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COVID, Kids and Substance Abuse: It’s a Dangerous Mixture    

Adults are not the only ones feeling stressed, anxious and afraid these days.  Young kids and teens are feeling it, too.  This is a “perfect storm” that can drive up substance abuse by our youth if we are not vigilant.

Leigh Moerdyke, LMSW, CPS-M from Arbor Circle, provides some insights about the impact that this stressful time can have on addictive behavior in kids, and how parents can help.

Does substance use have a different impact on kids than it does on adults?

Yes, it does.  Research has shown that kids who use alcohol or drugs before the age of 19 are four times more likely to struggle with addiction.  That’s because the brain goes through a pruning process, especially during the teenage years.   It’s getting rid of the neuropathways it doesn’t think it needs any more, and strengthening the ones that it relies on every day.  So a young person who conditions him or herself to need alcohol or drugs will have a much harder time rewiring the brain when he or she is an adult.

With so many entertainment options shut down or at limited capacity, is substance abuse less of a threat now for our kids?

Actually, I believe the threat is greater now for two reasons.  One is that kids, just like adults, are stressed.  They often look for ways to self-medicate that will eliminate their psychological discomfort.  If drugs or alcohol are available, there’s a great temptation to just give them a try.  And today’s drugs, like opiates, can become addictive very quickly.   They are high risk.  Additionally, the very fact that so many entertainment venues are closed means that kids are bored.  And we all know what happens then!  Kids start looking for fun where they can find it…and that might include looking in a bottle.  So now is not the time to let down our guard.

What warning signs might indicate that my child is getting involved with drugs or alcohol?

The list of warning signs for teens includes lying, withdrawing, hiding things, having money they shouldn’t have, or going through money faster than they normally would, changes in friends, mood swings, and being secretive.  And yes, I know…many of those behaviors are synonymous with being a teenager!  But regardless, if you are seeing one or more of them, it’s time to have a conversation.  Maybe they are getting into a substance abuse situation.  Or maybe there’s something else going on.  Don’t assume it’s just normal teen behavior.  Those signals mean you need to reach out.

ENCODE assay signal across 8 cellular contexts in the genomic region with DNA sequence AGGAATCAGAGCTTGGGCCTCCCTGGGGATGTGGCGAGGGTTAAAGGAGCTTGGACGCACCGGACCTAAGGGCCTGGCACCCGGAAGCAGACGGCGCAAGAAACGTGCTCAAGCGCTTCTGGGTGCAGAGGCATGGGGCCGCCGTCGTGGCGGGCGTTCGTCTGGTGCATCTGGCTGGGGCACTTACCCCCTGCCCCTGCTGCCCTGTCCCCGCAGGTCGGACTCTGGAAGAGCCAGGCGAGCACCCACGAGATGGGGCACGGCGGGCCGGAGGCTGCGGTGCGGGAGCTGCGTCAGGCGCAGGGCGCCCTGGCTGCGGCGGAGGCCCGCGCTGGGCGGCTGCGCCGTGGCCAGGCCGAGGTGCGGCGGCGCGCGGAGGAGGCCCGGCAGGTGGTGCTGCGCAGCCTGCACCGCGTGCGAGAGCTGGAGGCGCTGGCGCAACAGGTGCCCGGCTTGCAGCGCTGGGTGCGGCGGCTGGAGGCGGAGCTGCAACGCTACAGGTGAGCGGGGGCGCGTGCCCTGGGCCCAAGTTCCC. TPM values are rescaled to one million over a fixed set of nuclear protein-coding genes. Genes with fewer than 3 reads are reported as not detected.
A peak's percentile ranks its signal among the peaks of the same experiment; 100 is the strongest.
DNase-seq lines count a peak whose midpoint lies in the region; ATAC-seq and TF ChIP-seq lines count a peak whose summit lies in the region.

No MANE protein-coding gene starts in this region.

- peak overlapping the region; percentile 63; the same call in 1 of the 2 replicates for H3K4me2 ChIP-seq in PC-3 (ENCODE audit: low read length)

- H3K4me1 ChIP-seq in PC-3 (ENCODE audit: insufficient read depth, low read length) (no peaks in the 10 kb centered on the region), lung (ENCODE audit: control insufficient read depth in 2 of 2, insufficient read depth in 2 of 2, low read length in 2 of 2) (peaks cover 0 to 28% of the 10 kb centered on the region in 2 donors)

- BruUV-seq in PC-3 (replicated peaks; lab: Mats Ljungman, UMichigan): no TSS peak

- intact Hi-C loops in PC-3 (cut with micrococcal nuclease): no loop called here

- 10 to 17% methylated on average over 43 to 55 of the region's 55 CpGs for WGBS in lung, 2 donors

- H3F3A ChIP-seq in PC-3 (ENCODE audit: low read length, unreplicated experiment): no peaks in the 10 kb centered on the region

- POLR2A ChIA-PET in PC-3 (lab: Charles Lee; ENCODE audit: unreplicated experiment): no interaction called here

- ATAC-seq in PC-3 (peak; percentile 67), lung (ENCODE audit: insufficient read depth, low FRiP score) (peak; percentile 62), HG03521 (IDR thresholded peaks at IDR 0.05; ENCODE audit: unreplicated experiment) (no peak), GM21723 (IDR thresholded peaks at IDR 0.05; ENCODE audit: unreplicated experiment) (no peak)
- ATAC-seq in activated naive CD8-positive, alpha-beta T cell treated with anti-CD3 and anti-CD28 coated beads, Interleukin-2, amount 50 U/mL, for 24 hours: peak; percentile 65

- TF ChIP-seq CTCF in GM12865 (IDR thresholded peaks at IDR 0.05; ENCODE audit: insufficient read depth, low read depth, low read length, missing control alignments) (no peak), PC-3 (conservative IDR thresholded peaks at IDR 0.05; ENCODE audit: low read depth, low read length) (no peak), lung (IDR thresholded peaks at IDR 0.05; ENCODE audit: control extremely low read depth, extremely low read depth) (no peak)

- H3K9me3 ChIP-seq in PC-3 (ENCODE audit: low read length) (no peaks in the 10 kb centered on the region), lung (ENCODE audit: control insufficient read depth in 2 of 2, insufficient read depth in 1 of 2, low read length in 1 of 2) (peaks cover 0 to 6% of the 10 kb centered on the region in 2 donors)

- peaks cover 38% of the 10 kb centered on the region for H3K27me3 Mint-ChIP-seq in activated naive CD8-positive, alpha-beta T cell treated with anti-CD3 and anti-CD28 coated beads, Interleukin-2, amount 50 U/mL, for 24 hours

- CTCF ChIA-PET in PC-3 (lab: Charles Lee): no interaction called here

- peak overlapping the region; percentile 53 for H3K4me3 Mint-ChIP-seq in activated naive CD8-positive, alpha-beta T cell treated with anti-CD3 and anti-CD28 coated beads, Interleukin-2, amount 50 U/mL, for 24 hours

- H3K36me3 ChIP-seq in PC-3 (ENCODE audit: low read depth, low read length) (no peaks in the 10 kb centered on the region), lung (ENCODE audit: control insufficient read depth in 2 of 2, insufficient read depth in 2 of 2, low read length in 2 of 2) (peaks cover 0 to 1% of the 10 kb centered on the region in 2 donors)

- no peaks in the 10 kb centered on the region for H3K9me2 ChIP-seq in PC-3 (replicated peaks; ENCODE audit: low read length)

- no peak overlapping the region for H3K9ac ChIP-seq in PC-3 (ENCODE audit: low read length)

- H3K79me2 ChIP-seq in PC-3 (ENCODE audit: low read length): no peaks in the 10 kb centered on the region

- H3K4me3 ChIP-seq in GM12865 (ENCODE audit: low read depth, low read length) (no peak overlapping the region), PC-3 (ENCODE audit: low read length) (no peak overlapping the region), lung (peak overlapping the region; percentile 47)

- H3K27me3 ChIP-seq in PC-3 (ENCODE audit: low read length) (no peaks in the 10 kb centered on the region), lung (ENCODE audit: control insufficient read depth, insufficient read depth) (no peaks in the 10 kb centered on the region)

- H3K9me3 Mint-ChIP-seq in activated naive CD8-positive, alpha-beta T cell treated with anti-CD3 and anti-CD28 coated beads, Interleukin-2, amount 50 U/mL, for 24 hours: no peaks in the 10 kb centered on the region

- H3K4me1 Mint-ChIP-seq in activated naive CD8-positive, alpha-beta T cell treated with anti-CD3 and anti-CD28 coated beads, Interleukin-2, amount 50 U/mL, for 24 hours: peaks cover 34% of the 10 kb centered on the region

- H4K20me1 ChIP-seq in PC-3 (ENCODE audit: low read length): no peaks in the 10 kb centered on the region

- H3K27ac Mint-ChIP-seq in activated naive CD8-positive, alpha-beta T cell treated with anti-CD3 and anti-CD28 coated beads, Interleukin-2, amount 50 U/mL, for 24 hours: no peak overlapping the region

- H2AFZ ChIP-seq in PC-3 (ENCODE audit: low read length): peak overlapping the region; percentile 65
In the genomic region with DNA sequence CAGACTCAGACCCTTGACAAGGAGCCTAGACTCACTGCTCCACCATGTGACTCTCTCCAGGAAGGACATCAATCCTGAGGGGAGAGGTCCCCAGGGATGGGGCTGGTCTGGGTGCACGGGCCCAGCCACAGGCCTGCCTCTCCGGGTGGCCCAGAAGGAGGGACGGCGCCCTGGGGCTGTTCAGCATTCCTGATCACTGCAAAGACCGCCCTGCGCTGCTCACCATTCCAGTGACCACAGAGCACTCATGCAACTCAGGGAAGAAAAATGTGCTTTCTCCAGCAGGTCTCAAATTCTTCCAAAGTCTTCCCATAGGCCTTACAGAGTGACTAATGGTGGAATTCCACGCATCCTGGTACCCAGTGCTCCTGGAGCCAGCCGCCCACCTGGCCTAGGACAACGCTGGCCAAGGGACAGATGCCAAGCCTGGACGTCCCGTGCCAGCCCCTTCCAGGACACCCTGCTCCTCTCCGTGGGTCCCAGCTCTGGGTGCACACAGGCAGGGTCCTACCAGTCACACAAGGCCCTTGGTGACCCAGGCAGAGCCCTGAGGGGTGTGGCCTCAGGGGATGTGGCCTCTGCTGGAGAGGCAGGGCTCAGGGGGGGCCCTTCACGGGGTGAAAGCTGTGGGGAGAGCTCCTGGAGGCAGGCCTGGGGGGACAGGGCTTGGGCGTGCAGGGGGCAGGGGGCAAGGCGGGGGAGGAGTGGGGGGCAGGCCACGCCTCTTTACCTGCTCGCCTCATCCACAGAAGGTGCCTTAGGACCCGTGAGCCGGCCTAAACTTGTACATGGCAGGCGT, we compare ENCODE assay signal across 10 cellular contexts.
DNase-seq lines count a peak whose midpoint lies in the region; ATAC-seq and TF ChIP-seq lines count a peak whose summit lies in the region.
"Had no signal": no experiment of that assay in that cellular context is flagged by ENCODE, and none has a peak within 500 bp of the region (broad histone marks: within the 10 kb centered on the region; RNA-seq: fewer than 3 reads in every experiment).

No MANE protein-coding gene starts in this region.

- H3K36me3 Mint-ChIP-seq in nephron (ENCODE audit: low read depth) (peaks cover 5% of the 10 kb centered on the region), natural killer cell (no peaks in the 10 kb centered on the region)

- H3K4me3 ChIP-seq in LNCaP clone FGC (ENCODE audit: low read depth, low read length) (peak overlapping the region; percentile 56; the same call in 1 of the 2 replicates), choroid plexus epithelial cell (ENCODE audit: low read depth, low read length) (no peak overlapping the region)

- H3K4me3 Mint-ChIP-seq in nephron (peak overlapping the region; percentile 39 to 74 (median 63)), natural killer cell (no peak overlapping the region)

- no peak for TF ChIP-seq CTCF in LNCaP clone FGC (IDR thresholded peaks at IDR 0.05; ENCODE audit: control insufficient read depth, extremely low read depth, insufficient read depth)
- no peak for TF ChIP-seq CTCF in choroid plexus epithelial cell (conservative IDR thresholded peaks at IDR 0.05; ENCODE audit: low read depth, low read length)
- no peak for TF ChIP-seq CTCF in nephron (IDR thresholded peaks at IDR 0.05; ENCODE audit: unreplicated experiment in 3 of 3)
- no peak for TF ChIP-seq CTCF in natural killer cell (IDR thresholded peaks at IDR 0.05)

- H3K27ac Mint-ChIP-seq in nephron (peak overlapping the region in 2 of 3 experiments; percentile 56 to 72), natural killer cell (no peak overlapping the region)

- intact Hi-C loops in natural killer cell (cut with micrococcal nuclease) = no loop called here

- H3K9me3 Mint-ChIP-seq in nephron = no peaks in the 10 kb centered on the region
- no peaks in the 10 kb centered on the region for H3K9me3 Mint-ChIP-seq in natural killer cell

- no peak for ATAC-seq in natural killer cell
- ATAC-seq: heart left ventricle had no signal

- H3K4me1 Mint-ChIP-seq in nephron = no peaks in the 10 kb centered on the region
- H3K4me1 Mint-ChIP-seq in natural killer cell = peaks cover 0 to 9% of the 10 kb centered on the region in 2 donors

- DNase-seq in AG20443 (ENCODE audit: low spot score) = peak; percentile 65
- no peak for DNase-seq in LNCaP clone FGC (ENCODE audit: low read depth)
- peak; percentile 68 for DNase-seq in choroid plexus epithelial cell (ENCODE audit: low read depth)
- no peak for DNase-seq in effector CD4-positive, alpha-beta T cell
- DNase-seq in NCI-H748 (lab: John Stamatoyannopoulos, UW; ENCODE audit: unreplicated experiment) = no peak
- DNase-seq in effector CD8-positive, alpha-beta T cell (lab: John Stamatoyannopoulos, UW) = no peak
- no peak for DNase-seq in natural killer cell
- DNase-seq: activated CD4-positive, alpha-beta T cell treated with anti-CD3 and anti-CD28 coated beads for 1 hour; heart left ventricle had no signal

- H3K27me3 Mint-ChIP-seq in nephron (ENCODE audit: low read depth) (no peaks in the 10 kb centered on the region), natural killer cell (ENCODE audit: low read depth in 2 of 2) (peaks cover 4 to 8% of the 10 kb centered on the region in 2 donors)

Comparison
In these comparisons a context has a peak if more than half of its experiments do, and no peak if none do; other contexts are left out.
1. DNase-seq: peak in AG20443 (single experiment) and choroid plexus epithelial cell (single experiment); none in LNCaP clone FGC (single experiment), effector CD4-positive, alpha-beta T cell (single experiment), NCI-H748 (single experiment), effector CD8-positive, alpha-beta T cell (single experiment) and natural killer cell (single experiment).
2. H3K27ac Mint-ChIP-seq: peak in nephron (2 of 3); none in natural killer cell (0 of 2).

What can I do to help my kids get out of situations where drugs and alcohol are being used?

Kids are especially vulnerable when they feel at risk of becoming isolated from their friend groups.  Therefore, you can’t just tell them to say “no” to drugs and alcohol, because that can make them a target for bullying or isolation.  For kids, “no” does nothing to mitigate the risk.  A better approach is to help your child practice excuses that will keep him or her out of the situation without feeling alienated.  In social work terms, we call these “peer refusal skills.”   Essentially, you are helping your child find a scapegoat to deflect blame when he or she doesn’t want to participate.  For example, “My mom would ground me if she heard I was drinking.”   Or, “My coach would kick me off the team, and you know how much I love soccer.”   This is not about allowing kids to escape accountability.  Instead, it is a way to strengthen their backbones without creating emotional damage.  The other important thing to work out with your kids is a disguised code that says, “Come get me…now!” Maybe your child promises to send a cat emoji with an address, for example, if he or she needs to get out of a situation.  You, in turn, promise to come immediately with no questions today.  Tomorrow, yes, but not today.  The important thing is to have an escape hatch that your child will use.  Later, after he or she is out of the situation, you can talk about how to avoid getting into a similar problem in the future.

What should I do if I see someone else’s kid is involved in something I know the parents wouldn’t approve?

Even as adults, we’re not eager to be called tattle-tales.  But if nothing else, this pandemic hopefully has reminded us that we cannot go it alone.  The reality is that parents need to be willing to talk to each other, and do the same things for other kids that they would do for their own.  Help each other by sharing information and enforcing the same rules.   Help each other by getting kids out of situations when they ask for help.

Where can I get more support or information?

There are several excellent online resources.  One of my personal favorites is TalkSooner.org.  There are wonderful resources on this site, including the Thriving Families link.   On Facebook, I recommend Building Resilient Youth.  They have a weekly Zoom lunch ‘n’ learn.  Arbor Circle also offers parenting classes that can help.  You can learn more at arborcirle.org.

 

 

 

 

 

 

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